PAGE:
hereby given that:-

(a) Ultra Whitney Fund Limited is in dissolution;

(b) the date of commencement of the dissolution is
September 12, 2007;

(c) the name of the liquidator is Gregory Wattersten of
Global Capital Partners, L.P., 100 Drakes Landing Road,
Suite 125, Greenbrae, CA 94904.

Gregory Wettersten




Notice is hereby given that liquidation of the above
company commenced on the 21st day of August, 2007.
Credit Suisse Trust Limited of Bahamas Financial
Centre, Shirley & Charlotte Streets, P.O. Box N-3023,
Nassau, The Bahamas has been appointed Liquidator
of the Company.


42' Ocean Alexander,

2 3208 375 HP.Cat

Engines, New Gel Coat,

Updated electronics,

Surveyed 2005,

Luxurious appointments,

Custom Carpentry.

Motivated seller, serious

inquires only.

Tel: 359-0539 I 356-6397

Pricing Information As Of: C F A L'
Monday, 24 September 2007
BISX ALL SHARE INDEX: CLOSE 1,901.61 f CHG 03.b80 _',4,O I YD % 1L4AS
52vk-HI 52%,k-Lo.'. Security Previous Close Today's Close Change Dally Vol. EPS S DIv S PIE Yield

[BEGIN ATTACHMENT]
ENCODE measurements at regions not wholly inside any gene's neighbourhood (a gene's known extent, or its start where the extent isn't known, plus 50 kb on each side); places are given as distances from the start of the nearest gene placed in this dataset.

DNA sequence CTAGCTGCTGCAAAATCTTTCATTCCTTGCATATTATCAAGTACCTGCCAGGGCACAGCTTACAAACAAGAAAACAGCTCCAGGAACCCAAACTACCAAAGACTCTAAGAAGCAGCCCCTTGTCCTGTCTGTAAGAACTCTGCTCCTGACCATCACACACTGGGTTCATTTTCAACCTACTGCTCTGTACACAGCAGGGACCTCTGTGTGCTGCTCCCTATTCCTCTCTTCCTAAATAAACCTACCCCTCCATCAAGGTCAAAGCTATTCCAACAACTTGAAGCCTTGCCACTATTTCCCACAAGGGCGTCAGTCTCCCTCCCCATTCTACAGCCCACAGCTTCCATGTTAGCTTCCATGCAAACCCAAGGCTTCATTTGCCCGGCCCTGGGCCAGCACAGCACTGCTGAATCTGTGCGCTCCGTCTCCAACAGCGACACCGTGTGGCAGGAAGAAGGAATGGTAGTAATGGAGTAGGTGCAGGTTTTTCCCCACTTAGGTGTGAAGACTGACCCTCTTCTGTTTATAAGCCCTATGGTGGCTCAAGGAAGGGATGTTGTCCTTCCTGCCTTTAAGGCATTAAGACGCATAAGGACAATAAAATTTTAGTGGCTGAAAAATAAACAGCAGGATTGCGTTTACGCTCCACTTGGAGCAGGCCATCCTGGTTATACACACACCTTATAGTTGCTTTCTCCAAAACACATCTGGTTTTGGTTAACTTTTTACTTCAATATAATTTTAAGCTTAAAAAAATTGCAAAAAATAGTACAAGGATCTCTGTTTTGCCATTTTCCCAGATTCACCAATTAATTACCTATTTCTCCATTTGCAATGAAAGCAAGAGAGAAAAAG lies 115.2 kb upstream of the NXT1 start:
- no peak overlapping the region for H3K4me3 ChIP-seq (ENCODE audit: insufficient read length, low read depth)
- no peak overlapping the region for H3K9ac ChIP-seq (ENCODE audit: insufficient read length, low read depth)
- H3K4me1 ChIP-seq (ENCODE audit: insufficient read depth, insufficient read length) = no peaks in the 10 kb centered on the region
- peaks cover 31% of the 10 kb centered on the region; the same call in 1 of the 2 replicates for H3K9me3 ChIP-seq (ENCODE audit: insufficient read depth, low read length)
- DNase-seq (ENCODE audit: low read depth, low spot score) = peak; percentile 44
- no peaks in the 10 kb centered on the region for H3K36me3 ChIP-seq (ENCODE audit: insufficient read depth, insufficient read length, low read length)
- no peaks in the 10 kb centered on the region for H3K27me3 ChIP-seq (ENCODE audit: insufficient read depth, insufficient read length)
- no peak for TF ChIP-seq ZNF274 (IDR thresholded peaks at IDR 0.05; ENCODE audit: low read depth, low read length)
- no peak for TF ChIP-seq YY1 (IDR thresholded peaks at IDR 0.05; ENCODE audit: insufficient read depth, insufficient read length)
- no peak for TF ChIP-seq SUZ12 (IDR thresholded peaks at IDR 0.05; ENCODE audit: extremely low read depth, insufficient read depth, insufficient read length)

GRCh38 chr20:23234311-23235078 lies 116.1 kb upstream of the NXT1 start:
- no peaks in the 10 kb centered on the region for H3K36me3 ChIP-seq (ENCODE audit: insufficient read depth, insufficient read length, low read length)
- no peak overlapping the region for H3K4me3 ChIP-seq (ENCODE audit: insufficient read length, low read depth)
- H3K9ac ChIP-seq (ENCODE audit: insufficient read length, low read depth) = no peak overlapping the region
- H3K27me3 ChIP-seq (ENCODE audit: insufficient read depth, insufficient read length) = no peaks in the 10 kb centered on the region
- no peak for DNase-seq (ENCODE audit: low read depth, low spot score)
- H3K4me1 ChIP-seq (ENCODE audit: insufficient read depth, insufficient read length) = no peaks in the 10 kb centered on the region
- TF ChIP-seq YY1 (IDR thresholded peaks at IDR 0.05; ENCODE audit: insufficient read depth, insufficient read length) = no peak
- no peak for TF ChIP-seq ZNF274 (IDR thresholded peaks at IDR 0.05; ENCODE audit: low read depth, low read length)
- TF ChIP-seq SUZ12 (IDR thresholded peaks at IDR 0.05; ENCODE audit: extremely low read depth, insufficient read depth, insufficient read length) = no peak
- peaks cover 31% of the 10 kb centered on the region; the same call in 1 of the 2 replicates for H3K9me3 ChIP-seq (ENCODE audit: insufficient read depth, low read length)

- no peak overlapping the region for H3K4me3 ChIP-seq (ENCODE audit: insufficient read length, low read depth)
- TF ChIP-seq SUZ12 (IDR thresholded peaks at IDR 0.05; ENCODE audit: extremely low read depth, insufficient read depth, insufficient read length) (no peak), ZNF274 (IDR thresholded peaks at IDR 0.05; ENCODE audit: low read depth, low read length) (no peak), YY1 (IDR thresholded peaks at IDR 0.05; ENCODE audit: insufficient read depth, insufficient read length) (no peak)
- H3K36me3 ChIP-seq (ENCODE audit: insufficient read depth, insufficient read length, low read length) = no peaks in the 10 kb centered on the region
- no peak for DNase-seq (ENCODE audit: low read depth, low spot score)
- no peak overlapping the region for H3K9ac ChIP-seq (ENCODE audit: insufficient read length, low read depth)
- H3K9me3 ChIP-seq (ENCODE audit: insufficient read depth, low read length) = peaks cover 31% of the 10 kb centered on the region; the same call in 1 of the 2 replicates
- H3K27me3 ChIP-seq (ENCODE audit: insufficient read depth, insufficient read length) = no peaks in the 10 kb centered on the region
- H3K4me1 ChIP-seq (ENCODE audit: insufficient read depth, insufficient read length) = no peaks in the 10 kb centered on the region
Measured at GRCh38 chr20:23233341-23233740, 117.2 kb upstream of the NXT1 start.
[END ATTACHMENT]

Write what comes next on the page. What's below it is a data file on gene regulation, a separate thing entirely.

I -" .. :- Ll .3.: r.1: l34 5. -I" 1 :.: '' 0C 1 ,
1174 1100 Bahamas Property Fund 1160 1160 0.00 1.527 0400 76 345%
955 750 Bank of Bahamas 955 9.55 0,00 0733 0260 130 272%
085 070 Benchmark 085 0.85 0.00 0.048 0020 177 235%
374 1.52 Bahamas Waste 3 73 3,73 0.00 0275 0.060 136 161%
1 78 1 20 Fidelity Bank 1 74 1 78 0.04 1,000 0064 0 040 27.8 2.25%
1100 955 Cable Bahamas 11.02 11 02 0.00 0996 0240 11 1 2 18%
315 180 Colina Holdings 315 3.15 0.00 5,600 0208 0080 15.1 2 54%
1620 11.50 Commonwealth Bank 1600 16.20 0.20 1,500 1.190 0.680 13.6 4.20%
722 470 Consolidated Water BDRs 5,98 6.15 017 0.112 O050 52.1 086%
2 76 2 20 Doctor's Hospital 2 35 2 35 0 00 0.284 0.000 83 000%
6.40 554 Famguard 6.18 618 000 0.804 0240 77 388%
12.79 1151 Finco 1279 1279 0.00 500 0768 0570 167 4.46%
1472 1382 FirstCaribbean 14.72 14.72 0.00 0934 0470 158 319%
6.10 5.18 Focol (S) 610 608 -0.02 3.008 0364 0.133 167 218%
1.00 054 Freeport Concrete 0.70 070 000 -0.415 0000 N/M 000%
8.49 7 10 ICD Utilities 7 25 7 25 0.00 0.411 0.200 176 276%
1005 852 J S Johnson 10.05 10.05 0.00 0.946 0.580 10.6 5.77%
10.00 1000 Premier Real Estate 10.00 1000 000 1.167 0600 86 6.00%
FIdelity Over-The-Ceuntter aoullllU '
52wk-HI 52wk-Low Symbol Bid $ Ask $ Last Price Weekly Vol. EPS $ Dlv $ PIE Yield
14 60 14 25 Bahamas Supermarkets 14 60 1560 16.00 1.125 1 485 139 1017%
800 6 00 Caribbean Crossings (Pref) 600 625 6.00 0.000 0.480 NM 780%
0 54 O 20 RND Holdings 0 35 0 40 0.20 -0.030 0000 N/M 000%
Collna Over-Th-Counter SUrWlI : -
41.00 4100 ABDAB l .1 .l *, .I ,41, -- :.
1460 14 00 Bahamas Supermarkets 14 60 15 50 1400 1 125 1485 126 1017%
055 0 40 RND Holdings O 45 0.55 0.45 -0030 0000 N/M 000%
msx Listed MItul6..PmaI (;A fe .' .., .( a ,.
52wk-HI 52wk-Low Fund Name NAV YTD% Last 12 Months Div $ Yield %